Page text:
Assessing the Efficacy of the Aerobic Methanotropic Biofilter in Methane Hydrate Environments Last Reviewed 1/8/2013 Assessing the Efficacy of the Aerobic Methanotropic Biofilter in Methane Hydrate Environments Last Reviewed 1/8/2013 DE-NT0005667 Goal The goal of this project is to assess the efficacy of aerobic methanotrophy in preventing the escape of methane from marine, hydrate-bearing reservoirs to the atmosphere and ultimately to better define the role of aerobic methanotrophy in the global carbon cycle. Graph overlayed on photo - Methane seeps with the resulting methane plume Methane seeps with the resulting methane plume, Geophysical Research Letters, November 2007 Performers University of California – Santa Barbara, Santa Barbara (UCSB), CA 93106 Background The global methane reservoir in the form of gas hydrate is estimated at 500–10,000 Gt (KVENVOLDEN, 1995; MILKOV, 2004). This pool of carbon

283

NETL: Methane Hydrates - DOE/NETL Projects  

Broader source: All U.S. Department of Energy (DOE) Office Webpages (Extended Search)

Characterizing Arctic Hydrates (Canadian Test Well and Alaskan "Wells of Opportunity") Characterizing Arctic Hydrates (Canadian Test Well and Alaskan "Wells of Opportunity") photo of drilling rig at Mallik 2L-38 location Rig at Mallik 2L-38 location courtesy Geological Survey of Canada DE-AT26-97FT34342 Goal The purpose of this project is to assess the recoverability and potential production characteristics of the onshore natural gas hydrate and associated free-gas accumulations in the Arctic of North America Performer United States Geological Survey, Denver, Colorado 80225 - partner in GSC-managed consortium and provide expertise in data gathering and analysis Background The U.S. Geological Survey has been participating in natural gas hydrate reservoir research with DOE NETL through an interagency agreement which began in the early 1980’s. The work has been an ongoing effort as part of

284

ConocoPhillips Gas Hydrate Production Test  

SciTech Connect (OSTI)

Work began on the ConocoPhillips Gas Hydrates Production Test (DOE award number DE-NT0006553) on October 1, 2008. This final report summarizes the entire project from January 1, 2011 to June 30, 2013.

Schoderbek, David; Farrell, Helen; Howard, James; Raterman, Kevin; Silpngarmlert, Suntichai; Martin, Kenneth; Smith, Bruce; Klein, Perry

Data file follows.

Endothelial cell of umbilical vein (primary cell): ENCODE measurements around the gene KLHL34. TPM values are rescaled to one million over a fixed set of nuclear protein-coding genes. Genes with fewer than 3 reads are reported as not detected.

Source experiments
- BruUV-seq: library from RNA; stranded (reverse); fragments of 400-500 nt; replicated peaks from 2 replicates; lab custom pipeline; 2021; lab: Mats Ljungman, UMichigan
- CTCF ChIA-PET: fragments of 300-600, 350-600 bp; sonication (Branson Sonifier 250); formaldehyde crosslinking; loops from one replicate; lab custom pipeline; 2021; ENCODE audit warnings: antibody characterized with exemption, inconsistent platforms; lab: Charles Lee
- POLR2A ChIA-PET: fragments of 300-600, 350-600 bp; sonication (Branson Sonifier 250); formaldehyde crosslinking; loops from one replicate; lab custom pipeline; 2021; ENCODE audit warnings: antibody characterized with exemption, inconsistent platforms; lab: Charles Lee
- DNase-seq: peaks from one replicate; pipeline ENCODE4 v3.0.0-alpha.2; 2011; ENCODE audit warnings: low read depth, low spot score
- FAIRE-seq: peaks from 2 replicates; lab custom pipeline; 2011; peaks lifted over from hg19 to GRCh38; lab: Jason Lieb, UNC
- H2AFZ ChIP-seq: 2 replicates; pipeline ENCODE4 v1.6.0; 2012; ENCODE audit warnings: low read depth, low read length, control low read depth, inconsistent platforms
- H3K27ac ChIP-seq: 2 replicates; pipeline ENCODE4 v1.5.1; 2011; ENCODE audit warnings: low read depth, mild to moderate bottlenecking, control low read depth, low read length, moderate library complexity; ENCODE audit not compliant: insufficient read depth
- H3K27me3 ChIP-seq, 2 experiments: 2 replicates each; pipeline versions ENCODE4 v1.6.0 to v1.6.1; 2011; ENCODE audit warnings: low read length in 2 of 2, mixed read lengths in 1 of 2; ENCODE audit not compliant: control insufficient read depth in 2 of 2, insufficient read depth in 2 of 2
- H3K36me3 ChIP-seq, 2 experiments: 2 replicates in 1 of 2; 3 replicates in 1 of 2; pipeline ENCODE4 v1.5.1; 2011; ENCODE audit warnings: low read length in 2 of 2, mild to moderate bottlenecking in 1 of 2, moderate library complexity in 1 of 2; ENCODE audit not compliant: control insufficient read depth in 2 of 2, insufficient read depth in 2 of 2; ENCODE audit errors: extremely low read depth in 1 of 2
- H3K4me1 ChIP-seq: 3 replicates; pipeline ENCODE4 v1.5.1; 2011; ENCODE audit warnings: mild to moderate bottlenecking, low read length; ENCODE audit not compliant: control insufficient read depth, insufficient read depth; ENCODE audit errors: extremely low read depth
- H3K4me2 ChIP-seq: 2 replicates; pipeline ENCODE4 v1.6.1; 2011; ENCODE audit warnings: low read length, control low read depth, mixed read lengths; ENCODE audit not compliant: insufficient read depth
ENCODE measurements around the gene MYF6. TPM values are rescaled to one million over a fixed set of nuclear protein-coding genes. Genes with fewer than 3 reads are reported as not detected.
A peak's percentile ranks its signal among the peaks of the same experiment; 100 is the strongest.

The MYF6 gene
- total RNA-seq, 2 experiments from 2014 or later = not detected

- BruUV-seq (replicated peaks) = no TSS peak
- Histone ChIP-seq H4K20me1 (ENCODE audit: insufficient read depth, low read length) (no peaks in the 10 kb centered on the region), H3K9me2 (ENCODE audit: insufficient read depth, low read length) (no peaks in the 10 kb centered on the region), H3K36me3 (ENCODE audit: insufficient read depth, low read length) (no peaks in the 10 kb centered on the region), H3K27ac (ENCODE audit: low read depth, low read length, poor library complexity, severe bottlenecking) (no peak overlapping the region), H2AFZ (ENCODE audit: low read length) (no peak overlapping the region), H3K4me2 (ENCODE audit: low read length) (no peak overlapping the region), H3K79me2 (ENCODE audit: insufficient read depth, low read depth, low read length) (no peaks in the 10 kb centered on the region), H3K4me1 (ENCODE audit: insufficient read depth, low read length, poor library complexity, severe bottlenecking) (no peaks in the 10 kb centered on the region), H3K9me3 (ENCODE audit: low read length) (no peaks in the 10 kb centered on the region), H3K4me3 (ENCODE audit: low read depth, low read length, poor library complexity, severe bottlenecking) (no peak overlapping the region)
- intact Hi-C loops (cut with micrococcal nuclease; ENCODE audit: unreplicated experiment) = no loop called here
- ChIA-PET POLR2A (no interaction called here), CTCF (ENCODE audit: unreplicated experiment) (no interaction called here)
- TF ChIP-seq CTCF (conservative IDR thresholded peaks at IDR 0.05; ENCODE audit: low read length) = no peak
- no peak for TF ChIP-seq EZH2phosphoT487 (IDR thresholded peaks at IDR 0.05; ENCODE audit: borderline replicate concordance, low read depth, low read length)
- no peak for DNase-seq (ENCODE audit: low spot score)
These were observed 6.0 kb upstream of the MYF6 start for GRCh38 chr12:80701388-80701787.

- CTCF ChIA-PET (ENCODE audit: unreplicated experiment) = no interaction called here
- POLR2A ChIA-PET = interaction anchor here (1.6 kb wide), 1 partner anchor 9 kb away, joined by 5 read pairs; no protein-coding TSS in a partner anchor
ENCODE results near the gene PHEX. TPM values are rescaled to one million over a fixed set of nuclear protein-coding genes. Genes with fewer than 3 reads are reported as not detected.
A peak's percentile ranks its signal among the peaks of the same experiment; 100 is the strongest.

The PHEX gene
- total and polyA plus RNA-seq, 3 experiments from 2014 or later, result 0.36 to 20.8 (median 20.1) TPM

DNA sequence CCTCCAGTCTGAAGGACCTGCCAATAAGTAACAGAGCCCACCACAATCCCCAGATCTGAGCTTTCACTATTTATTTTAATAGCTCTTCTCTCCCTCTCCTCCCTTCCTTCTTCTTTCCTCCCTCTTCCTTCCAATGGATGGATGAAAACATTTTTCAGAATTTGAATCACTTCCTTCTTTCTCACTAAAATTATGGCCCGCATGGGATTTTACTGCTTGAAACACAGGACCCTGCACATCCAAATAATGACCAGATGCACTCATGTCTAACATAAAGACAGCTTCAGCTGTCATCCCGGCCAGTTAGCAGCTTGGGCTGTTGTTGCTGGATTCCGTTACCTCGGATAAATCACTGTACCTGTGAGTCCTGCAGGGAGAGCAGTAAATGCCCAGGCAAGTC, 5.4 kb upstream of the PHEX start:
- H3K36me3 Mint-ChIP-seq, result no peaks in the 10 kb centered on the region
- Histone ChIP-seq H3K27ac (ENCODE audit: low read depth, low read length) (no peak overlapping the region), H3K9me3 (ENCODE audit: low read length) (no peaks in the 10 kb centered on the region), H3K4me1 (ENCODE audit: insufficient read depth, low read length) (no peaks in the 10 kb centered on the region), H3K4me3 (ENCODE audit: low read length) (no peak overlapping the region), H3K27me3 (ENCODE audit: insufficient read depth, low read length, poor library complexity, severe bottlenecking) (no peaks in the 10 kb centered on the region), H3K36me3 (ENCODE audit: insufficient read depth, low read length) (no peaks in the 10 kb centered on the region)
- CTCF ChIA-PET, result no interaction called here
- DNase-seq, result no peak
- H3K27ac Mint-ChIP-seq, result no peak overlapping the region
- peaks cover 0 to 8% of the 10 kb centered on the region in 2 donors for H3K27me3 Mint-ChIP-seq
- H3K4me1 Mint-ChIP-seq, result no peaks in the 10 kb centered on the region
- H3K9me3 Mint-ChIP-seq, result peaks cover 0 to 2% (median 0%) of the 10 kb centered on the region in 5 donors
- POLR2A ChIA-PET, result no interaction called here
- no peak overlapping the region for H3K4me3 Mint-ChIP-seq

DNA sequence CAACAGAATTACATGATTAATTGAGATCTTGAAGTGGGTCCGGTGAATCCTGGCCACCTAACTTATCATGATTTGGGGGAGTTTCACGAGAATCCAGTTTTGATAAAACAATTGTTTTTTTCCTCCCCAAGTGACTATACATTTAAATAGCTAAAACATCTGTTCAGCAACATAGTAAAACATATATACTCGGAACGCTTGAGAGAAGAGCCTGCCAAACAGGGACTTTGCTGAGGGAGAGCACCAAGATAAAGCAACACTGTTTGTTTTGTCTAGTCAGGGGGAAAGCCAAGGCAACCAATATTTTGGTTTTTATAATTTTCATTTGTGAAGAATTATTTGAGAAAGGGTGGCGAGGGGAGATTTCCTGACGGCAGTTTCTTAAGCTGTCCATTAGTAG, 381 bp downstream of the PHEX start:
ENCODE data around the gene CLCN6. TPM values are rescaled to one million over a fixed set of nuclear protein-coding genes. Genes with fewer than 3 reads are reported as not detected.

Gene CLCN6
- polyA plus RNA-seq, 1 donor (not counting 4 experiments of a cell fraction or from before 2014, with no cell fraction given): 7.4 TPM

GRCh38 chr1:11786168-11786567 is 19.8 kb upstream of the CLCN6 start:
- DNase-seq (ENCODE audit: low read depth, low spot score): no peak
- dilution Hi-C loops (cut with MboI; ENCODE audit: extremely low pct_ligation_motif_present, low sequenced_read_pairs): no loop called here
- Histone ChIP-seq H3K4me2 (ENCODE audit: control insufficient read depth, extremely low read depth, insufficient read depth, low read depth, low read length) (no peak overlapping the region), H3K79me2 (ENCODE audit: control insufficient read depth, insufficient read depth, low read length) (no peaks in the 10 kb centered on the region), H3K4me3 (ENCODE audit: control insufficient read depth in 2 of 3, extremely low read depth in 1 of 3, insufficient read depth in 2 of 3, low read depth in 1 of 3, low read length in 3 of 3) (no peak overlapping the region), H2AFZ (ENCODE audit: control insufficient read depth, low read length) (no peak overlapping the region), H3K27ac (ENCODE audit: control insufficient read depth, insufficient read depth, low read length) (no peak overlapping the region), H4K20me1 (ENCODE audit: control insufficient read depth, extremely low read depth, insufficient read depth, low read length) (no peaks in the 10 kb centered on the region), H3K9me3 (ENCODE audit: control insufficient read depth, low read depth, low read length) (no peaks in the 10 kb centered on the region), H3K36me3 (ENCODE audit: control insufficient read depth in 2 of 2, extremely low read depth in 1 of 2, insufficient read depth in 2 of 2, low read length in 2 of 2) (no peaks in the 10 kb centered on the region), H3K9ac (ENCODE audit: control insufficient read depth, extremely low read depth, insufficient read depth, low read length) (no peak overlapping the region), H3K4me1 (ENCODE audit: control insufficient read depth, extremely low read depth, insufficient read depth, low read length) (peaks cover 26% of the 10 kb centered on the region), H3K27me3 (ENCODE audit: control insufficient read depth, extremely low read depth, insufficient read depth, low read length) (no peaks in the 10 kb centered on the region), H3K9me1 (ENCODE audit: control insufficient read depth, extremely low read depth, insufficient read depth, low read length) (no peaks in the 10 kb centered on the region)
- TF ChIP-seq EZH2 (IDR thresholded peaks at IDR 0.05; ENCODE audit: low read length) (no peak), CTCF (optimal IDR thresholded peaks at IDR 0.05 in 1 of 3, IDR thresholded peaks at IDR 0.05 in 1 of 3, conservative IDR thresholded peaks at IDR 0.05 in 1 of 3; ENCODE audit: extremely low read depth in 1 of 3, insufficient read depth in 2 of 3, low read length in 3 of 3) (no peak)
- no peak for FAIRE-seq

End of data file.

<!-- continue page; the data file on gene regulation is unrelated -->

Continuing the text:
2013-06-30T23:59:59.000Z

285

Gas hydrate formation in fine sand  

Science Journals Connector (OSTI)

Gas hydrate formation from two types of dissolved gas (methane and mixed gas) was studied under varying thermodynamic conditions in ... Sea. The testing media consisted of silica sand particles with diameters of ...

XiaoYa Zang; DeQing Liang; NengYou Wu

2013-04-01T23:59:59.000Z

286

Weakening of ice by magnesium perchlorate hydrate  

E-Print Network [OSTI]

I show that perchlorate hydrates, which have been indirectly detected at high Martian circumpolar latitudes by the Phoenix Mars Lander, have a dramatic effect upon the rheological behavior of polycrystalline water ice under ...

Lenferink, Hendrik J., 1985-

2012-01-01T23:59:59.000Z

287

Hydrate Control for Gas Storage Operations  

SciTech Connect (OSTI)

The overall objective of this project was to identify low cost hydrate control options to help mitigate and solve hydrate problems that occur in moderate and high pressure natural gas storage field operations. The study includes data on a number of flow configurations, fluids and control options that are common in natural gas storage field flow lines. The final phase of this work brings together data and experience from the hydrate flow test facility and multiple field and operator sources. It includes a compilation of basic information on operating conditions as well as candidate field separation options. Lastly the work is integrated with the work with the initial work to provide a comprehensive view of gas storage field hydrate control for field operations and storage field personnel.